Grassroots effort leads to memorial scholarship
The late James Rothwell had an entrepreneurial spirit and a passion for creating music. A pioneer in electronic sound recording, Rothwell and his achievements are memorialized in the James A. Rothwell Scholarship Fund at the UMKC Conservatory.
Kriss Avery (’78 BM), Rothwell’s widow, led the charge in establishing the scholarship.
“After Jim died in 2015, I had a conversation with Larry Bailey (BM ’79, MBA ’87) and Tom Mardikes (MFA ’97) [UMKC professor of sound design], who mentioned the idea of starting a scholarship in Jim’s name. I thought it was such a great idea. There were so many chapters in Jim’s life and a lot of people he had touched.”
Based on the scope of Rothwell’s career, Avery knew that she would have access to a breadth of people who would be interested in supporting a scholarship.
“Jim had a very magnetic personality,” she says. “All of the people that came into his circle he called ‘the tribe.’ But they were all musicians, so we knew we needed to be reasonable in our expectations of what we could raise.”
She planned a memorial gathering and encouraged people to share their memories of Rothwell and raise seed money for the scholarship. His daughter’s family made the first contribution.
Avery notes that these types of funds are often mentioned at someone’s funeral. Since that hadn’t happened in this situation, she made it her mission to provide access to the information so Rothwell’s friends and colleagues could find information online and direct other people who might be interested in donating. She developed the JAR Fund website, In Room 202, and created a page on Facebook.
But Rothwell’s friends were not the only scholarship supporters. Paul Rudy, FAAR ‘11, curators’ distinguished professor and coordinator of composition at the UMKC Conservatory, did not know Rothwell, but was friends with Avery. He went to the memorial for Rothwell, which a number of alumni attended.
“Jim was an innovator until the end, and so to have a group of alumni leading this idea to memorialize him was really wonderful.” – Paul Rudy
“It was amazing to see these people, where they landed and how impactful Jim had been in their lives. It was so touching to see and feel their fondness of him, and I was really glad I got to know him a little vicariously through them.”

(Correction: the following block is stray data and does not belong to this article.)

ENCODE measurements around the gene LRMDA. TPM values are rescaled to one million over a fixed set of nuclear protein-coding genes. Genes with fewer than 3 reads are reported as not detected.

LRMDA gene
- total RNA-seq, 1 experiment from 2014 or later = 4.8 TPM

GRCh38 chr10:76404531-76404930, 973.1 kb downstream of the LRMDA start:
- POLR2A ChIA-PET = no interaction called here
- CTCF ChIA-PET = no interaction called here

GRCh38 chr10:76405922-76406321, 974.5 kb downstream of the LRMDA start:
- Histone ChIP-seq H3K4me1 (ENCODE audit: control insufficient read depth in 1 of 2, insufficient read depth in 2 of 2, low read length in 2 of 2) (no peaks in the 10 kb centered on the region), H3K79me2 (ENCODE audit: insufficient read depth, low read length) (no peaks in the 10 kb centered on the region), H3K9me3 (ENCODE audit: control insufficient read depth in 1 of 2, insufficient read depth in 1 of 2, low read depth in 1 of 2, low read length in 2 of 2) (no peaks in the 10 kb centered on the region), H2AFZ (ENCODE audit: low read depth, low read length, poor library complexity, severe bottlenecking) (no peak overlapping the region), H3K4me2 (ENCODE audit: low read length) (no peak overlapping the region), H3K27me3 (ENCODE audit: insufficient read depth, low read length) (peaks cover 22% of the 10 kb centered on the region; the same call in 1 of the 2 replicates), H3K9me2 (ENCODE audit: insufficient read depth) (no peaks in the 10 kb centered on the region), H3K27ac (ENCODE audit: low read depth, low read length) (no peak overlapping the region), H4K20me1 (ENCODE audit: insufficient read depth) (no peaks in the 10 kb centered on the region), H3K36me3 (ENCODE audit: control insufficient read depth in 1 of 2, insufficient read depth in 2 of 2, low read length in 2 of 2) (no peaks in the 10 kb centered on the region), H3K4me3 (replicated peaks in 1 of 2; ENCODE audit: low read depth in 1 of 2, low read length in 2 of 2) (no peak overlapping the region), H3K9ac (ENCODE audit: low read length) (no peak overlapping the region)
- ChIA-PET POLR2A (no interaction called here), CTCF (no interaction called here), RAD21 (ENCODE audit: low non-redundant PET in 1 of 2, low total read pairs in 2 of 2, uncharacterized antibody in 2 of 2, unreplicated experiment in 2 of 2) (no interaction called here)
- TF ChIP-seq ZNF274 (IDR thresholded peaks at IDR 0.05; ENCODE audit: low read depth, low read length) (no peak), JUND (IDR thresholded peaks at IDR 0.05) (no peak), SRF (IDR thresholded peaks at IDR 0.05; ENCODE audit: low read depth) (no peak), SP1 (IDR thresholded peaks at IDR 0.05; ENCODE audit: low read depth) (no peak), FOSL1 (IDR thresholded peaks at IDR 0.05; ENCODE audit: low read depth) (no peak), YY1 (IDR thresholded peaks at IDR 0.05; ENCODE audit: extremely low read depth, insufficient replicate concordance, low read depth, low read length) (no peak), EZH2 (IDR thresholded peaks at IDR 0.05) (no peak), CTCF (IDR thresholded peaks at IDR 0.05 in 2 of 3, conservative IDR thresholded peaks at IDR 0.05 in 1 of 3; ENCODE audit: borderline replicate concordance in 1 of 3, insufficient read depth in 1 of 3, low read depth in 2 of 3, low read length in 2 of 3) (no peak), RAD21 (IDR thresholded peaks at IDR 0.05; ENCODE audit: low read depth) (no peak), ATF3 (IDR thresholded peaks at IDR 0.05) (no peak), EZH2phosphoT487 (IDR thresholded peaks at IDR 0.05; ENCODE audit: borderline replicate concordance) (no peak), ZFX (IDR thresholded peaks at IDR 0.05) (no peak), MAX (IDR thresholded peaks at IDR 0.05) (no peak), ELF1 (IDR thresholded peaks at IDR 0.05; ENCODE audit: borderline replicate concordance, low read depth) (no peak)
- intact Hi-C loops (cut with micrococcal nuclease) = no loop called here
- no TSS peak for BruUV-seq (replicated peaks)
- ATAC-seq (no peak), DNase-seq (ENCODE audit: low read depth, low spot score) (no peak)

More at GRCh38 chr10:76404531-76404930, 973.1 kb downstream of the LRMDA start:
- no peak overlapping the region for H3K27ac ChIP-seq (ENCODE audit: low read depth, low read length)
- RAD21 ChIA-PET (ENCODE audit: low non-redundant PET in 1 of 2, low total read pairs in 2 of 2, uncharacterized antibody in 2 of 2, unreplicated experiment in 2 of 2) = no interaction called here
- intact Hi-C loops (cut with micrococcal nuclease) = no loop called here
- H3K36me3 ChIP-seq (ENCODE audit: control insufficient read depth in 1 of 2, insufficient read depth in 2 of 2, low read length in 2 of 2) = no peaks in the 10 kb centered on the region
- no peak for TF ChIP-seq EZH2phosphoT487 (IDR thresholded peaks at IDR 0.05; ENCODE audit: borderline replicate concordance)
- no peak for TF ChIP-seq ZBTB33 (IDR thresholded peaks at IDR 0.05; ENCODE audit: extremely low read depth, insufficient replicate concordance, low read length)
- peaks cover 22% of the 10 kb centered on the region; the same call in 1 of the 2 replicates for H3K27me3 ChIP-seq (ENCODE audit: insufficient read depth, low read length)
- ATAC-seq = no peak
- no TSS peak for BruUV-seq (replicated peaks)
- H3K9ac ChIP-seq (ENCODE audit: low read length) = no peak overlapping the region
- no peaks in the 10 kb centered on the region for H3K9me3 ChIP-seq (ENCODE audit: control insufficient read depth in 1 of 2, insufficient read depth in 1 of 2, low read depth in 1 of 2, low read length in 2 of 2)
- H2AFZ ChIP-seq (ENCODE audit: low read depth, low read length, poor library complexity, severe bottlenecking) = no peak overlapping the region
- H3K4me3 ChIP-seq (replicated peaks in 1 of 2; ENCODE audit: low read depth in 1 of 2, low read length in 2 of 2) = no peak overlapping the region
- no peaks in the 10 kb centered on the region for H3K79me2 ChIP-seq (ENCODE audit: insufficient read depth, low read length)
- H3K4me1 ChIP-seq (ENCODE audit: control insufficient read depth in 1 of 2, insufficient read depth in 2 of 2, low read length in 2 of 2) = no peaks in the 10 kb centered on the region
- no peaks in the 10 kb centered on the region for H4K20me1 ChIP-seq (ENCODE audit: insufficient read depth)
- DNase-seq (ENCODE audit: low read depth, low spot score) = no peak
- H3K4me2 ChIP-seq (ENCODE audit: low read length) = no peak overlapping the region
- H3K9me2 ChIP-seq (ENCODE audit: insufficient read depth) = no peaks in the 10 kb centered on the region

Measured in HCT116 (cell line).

When Rudy became aware that Avery was establishing a scholarship in Rothwell’s honor, he contributed to the fund.
“Jim was an innovator until the end, and so to have a group of alumni leading this idea to memorialize him was really wonderful. They were so proactive — especially Kriss! — and it was heart-warming to see.”
Rudy sees the impact of scholarships on students.
“It’s really simple – students with scholarships do better,” Rudy says. “Students who don’t have adequate support have to work one or two jobs while going to school full-time. It’s often brutal and can be demoralizing. When students get support – it’s really simple – they do better.”
For the last two years, the James A. Rothwell Scholarship has been awarded to Kwan Leung Ling, who is pursuing his master’s degree in music composition. One of his areas of focus is studying the similarities between American jazz and Cantonese musical forms. Recently, he composed music for the animated short film, “24,” which was selected for Animation Chico Film Festival in California and the Video Art & Experimental Film Festival in New York City this November.
“Kwan and I met at a dinner last fall,” Avery says. “We stay in touch. He let me know that one of his pieces was performed in China last year.”
“Jim had a very magnetic personality. All of the people that came into his circle he called ‘the tribe.’’ – Kriss Avery
It seems fitting that Ling was the first recipient of the Rothwell Scholarship, as he was drawn to UMKC by the world-class faculty.
“Studying at UMKC is a dream for most of the composers around the world,” Ling says. “I felt extremely grateful and pleased to be the first recipient of this scholarship in honor of an unforgettable professor.”
Ling says his scholarship has led to unexpected opportunities.
“This scholarship attracted even more attention in the sound design world, and gave me an opportunity to research and apply that knowledge into my current projects,” Ling says. “I am inserting more sound design ideas into my collaborations with artists in different art fields. I believe that this will be the best way of giving back to this honorable scholarship.”
While the site-building and fundraising took some energy, Avery is thrilled that Rothwell’s scholarship is able to make a difference for Ling and other students to come. She would advise people looking to start a grassroots fundraising effort to create a website and take advantage of social media.
“I still maintain the Facebook page and I recently re-launched the site,” she says. “I loved him, and Iike having this lovely place on the internet to point to and remind people, ‘He really was special.’”